Its worked on a number of my firends... but a notable exception was a few months ago when a girl on board got very happy... and then turned green... but had a happy coma.

Its worth a try because I have never been seasick since. It may take a couple of tries, but what a fun thing to repeat


Mark

I agree about having your ears, but not your hearing unless they want to do that also.

Do a few little tests (i've had several kinds of inner ear problems and they could all be mistaken for mal de mer on a boat). Sit straight up and turn your head rapidly from side to side. Do you have the slightest *hint* of dizziness?

Now look straight up, as if you were lying at the foot of the mast looking at the top. Only stay in that position for a second or two, and then bring your head back down. Any hint of dizziness?

A couple of things can happen. You can get fluid in there (there's already fluid, but too much), and it could just slosh around enough when you're sailing to confuse the little hairs in there that send balance signals to your brain. When this happens, dizzines and nausea rapidly follow.

Other people (like me) have what they call "top shelf" vertigo. There are little sacs in the inner ear that periodically drop little crystals down into those hairs. They're supposed to settle to the bottom of the hairs. I'm not sure what they do there -- but if they float freely, again, they can agitate those hairs and have them send false signals to your brain. If that's the case, a trained physical therapist can easily teach you the exercises you do to get the crystals to settle down where they belong.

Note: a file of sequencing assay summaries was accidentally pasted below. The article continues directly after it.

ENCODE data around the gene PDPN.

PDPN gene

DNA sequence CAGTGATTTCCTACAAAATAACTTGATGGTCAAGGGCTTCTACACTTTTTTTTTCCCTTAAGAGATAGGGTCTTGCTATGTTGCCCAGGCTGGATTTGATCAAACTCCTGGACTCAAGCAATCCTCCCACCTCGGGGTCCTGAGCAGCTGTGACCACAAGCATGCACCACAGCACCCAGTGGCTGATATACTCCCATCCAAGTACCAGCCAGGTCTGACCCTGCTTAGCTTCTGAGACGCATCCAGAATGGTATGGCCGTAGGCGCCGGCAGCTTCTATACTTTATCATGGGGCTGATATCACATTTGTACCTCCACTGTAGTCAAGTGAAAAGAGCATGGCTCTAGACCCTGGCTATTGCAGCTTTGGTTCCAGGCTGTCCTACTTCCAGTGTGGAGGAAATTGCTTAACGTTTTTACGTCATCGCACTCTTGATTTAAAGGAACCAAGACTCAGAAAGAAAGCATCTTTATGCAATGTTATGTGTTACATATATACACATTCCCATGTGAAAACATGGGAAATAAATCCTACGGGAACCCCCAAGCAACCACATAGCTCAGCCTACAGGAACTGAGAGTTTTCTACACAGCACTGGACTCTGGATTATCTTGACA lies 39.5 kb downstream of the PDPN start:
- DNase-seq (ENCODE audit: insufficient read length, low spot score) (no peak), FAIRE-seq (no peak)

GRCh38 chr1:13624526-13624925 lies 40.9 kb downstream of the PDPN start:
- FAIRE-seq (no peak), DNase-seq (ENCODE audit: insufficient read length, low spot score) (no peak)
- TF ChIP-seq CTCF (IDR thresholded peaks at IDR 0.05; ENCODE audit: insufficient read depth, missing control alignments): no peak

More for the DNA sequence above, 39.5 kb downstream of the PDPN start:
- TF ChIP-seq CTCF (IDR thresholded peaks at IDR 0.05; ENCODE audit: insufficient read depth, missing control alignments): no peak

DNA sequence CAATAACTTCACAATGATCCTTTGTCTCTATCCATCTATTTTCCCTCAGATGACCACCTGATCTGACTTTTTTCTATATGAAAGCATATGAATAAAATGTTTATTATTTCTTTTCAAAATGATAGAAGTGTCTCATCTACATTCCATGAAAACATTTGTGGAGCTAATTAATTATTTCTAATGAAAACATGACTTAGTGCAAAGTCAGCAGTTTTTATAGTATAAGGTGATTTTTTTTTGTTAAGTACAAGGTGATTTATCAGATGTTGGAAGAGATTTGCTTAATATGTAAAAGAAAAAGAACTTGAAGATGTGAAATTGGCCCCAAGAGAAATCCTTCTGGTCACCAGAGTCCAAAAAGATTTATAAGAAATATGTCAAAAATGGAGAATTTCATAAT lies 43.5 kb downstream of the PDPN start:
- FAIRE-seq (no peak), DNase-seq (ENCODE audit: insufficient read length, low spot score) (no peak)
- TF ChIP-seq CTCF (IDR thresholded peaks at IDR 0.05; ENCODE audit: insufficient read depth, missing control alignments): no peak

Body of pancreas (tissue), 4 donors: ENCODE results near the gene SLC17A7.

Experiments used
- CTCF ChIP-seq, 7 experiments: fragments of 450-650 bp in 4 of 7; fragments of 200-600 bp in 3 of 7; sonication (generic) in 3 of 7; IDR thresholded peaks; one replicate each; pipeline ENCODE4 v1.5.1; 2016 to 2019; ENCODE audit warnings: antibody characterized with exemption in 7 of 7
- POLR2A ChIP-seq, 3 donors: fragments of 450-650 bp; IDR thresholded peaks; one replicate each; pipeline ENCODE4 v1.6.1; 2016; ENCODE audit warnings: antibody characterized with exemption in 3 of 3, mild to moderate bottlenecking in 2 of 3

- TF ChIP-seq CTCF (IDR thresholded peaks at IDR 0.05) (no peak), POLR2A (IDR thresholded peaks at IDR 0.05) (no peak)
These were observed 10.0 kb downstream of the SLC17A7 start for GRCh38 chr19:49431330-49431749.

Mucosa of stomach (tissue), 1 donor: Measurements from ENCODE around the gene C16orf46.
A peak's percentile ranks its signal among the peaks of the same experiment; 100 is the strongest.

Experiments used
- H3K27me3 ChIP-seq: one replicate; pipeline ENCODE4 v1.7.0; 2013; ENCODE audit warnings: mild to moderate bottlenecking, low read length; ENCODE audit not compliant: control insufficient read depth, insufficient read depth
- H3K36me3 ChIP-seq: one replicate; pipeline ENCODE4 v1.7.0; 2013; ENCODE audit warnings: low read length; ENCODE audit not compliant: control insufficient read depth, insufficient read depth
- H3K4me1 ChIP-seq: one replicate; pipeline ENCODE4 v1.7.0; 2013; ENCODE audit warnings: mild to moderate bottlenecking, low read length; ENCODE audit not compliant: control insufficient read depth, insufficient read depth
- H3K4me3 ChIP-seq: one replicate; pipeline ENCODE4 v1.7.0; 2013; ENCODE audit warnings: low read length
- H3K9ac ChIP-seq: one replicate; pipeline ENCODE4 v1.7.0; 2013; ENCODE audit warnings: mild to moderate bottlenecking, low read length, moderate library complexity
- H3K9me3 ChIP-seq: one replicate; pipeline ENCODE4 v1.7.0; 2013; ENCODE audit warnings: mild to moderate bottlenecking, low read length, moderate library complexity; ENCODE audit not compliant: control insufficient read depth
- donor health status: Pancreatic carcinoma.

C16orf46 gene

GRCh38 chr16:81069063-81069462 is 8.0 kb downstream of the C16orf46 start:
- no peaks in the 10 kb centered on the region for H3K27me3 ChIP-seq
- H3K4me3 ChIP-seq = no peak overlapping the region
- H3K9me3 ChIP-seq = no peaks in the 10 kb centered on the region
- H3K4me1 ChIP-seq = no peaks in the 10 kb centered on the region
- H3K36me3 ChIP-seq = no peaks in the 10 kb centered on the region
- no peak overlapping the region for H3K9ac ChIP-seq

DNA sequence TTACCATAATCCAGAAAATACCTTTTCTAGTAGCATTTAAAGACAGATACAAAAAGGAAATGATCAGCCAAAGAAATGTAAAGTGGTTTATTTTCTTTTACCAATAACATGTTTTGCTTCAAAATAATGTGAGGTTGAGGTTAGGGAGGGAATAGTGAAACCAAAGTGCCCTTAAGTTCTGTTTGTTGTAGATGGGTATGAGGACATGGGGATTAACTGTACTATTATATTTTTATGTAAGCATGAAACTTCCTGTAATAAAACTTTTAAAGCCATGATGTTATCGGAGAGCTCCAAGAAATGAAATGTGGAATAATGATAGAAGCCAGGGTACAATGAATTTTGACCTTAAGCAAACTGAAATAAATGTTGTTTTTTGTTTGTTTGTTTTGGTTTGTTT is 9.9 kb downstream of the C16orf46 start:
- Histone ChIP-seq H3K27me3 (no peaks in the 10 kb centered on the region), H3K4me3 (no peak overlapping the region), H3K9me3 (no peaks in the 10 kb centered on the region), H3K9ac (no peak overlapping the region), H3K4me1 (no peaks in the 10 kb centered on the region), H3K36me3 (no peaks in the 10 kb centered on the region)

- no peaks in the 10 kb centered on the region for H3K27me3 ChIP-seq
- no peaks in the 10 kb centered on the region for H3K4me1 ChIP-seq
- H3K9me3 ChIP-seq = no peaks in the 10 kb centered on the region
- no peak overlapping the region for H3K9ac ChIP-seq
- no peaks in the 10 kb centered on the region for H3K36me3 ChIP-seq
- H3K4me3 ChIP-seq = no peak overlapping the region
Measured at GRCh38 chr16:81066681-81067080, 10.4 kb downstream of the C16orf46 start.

I have to be very careful not to tilt my head back and keep it there, because it causes crystals to fall out of that sac and make chaos out of my life.

It can all be very subtle.

There are also medications that can help with this, but they make you pretty groggy and it's not a good idea to take them for more than a couple of days for other reasons realated to the dizziness and nausea.

Do you notice any change in your eyes when you get sick? The first time I had this, my eyes quickly into rapid nystagmus. That is, they shifted left and right multiple times each second, trying to adjust to the apparent lack of balance. Your eyes and your inner ear work together to help you stand upright. It affects in particular your depth perception, and when it happened to me, I wasn't able to drive for a couple of months.

I had "early warning signs" like I'm describing here but didn't pay attention to them. Now, when it happens, I can do the exercises (head turning is all it is, but in very specific ways) and fend off an episode.

This kind of thing can sneak up on you. That's why I'm heartily endorsing a visit to the ENT guy (or gal ).
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Old 24-08-2013, 07:34   #15
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Re: Sea Sickness Thread....Again

LABYRINTHITIS is a cause of seasickness of increasing intensity over time--you might want to get it checked out, as it will affect your ability to stand up on dry land.

there are more than one kind of seasickness...sleepiness is one form. when in motion, if you become drowsy and sleep a lot--you are suffering seasickness.

you may want to check out the wrist band solutions before trying drugs.
even ginger is a good try before drugs.. there are many remedies that are not drug related, therefore fewer side effects and better activity level on the part of the individual complaining of this malady.

there is much seasickness associated with unconscious or subconscious fear of --unknown, ocean, sailing, boats, etc...this will cure with booze and good day out on water..lol....or avoidance....


oh yeah--i nearly forgot to add ----but i wouldnt ever be accused of knowing this, especially since i worked over 30 yrs troubleshooting humans.....lol